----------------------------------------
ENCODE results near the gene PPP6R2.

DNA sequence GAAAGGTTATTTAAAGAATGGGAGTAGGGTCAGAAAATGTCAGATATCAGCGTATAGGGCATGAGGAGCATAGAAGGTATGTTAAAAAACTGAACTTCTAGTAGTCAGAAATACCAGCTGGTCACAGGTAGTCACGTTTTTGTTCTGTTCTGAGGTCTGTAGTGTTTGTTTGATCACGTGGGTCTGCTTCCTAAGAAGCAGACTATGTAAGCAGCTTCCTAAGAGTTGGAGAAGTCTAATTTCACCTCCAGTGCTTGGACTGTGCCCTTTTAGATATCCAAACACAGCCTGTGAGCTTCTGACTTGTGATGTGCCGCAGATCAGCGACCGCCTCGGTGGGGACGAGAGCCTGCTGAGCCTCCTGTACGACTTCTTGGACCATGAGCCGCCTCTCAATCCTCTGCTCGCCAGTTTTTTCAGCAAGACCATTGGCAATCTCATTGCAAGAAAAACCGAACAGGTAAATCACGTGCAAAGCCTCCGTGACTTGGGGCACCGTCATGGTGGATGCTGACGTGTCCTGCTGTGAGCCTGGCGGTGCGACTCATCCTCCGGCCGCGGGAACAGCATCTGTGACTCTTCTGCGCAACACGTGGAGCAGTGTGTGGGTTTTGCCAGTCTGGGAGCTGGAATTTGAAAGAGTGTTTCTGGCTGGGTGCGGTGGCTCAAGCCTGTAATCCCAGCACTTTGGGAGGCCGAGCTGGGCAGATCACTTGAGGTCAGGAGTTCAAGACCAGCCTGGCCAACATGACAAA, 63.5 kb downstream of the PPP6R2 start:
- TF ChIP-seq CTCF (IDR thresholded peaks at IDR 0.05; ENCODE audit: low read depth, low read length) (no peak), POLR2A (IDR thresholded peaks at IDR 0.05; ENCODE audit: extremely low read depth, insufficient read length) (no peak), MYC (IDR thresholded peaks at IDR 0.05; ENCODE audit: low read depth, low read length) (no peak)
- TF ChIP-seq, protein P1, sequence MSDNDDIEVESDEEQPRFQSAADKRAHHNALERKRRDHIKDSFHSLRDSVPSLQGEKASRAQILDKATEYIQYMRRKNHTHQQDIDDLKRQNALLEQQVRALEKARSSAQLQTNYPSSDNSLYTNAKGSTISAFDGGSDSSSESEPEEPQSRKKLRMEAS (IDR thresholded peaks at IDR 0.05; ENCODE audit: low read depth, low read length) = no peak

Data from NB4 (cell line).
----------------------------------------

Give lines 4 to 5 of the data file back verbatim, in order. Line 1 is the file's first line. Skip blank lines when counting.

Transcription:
- TF ChIP-seq, protein P1, sequence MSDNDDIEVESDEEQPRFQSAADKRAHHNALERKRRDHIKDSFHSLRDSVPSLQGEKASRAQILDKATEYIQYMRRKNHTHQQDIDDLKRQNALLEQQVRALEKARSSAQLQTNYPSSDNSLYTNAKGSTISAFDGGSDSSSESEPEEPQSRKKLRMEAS (IDR thresholded peaks at IDR 0.05; ENCODE audit: low read depth, low read length) = no peak

Data from NB4 (cell line).